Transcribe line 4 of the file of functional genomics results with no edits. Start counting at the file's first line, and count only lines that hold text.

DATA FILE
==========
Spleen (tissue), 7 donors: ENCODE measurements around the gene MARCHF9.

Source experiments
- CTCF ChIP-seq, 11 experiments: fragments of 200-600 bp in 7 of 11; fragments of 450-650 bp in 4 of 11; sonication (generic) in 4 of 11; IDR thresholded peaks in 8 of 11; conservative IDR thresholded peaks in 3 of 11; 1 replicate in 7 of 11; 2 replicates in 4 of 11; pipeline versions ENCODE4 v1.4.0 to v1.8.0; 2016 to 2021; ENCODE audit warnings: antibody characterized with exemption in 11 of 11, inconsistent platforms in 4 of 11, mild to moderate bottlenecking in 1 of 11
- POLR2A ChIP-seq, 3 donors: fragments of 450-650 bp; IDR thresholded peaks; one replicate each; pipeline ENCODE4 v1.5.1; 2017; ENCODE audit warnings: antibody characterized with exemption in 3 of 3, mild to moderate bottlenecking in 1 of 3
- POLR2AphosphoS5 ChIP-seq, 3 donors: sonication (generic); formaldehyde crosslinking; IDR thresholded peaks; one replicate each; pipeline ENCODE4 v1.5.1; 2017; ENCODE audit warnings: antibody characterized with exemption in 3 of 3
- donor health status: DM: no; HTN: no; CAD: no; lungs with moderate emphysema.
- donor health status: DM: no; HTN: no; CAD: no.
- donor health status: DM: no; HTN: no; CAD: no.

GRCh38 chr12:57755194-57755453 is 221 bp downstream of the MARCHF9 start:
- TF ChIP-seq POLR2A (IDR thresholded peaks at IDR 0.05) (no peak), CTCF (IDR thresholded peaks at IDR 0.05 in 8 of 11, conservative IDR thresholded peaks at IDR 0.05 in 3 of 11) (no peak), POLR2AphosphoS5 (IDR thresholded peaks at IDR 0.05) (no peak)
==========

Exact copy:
- POLR2A ChIP-seq, 3 donors: fragments of 450-650 bp; IDR thresholded peaks; one replicate each; pipeline ENCODE4 v1.5.1; 2017; ENCODE audit warnings: antibody characterized with exemption in 3 of 3, mild to moderate bottlenecking in 1 of 3